Coupling of Indian and East Asian Monsoon Precipitation in July-August
Thursday, 18 December 2014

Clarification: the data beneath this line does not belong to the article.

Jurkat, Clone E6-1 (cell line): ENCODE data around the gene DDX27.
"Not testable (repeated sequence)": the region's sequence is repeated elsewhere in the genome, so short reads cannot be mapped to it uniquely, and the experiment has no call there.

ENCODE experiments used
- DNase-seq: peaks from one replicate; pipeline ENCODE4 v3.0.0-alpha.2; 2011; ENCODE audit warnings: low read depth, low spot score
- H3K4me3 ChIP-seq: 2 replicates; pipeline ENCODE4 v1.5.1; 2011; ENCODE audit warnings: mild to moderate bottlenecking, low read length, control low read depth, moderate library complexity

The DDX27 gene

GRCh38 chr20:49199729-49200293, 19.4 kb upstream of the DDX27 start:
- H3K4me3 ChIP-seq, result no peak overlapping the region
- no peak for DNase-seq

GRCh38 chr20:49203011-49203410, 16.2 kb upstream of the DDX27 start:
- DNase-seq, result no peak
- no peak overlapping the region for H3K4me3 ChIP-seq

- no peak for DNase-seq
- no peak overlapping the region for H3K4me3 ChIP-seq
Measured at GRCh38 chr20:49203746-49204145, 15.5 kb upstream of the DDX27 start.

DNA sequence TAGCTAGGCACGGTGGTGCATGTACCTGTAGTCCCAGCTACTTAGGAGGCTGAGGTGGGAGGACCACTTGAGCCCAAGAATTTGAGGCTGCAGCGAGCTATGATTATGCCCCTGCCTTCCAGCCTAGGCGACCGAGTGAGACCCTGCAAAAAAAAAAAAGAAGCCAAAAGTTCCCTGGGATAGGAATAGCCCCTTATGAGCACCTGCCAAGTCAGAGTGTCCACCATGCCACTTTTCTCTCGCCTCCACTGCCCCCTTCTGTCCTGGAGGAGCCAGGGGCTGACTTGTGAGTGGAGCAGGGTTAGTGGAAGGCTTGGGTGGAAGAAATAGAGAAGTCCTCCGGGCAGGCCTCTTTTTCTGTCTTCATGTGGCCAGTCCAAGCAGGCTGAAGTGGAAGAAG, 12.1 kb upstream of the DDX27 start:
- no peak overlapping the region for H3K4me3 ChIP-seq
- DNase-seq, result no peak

Recent work suggests that summer rainfall in the Indian and East Asian monsoons results from different mechanisms. The onset of intense convection in India is mediated by Hadley Cell transitions, whereas frontal rainfall in China (most notably during Meiyu season in June) arises from forced meridional convergence and zonal heat transport in the wake of the Tibetan Plateau. However, the leading mode of July-August interannual rainfall variability for All-Asia (defined as the region within 68E-140E and 5N-45N) demonstrates a statistically significant coupling between monthly anomalies in India and China. In particular, positive anomalies along the Himalayan Foothills are associated with positive anomalies along the Yangtze River, and also with negative anomalies over central India and northern and southern China. The entire pattern reverses in dry years over the Himalayan Foothills. This coupling is not significantly correlated with ENSO, the leading mode of global interannual variability. We propose that a channel of moisture transport links the Bay of Bengal to the Yangtze River valley across the high terrain of the Yunnan Plateau, on the southeast edge of the Tibetan Plateau. This channel only activates in July, when the maximum of moist static energy (MSE) shifts to land, and weakens in September with the cooling of Bay of Bengal SST. Our mechanism is substantiated by analysis of output from the LMDZ5 model, which includes a high-resolution nested grid nudged to reanalysis, improving the simulation of the Indian Monsoon and performance near high topography. Potential changes in moisture transport across the Yunnan Plateau under 21st century warming conditions may lead to modified interannual variability of Asian rainfall.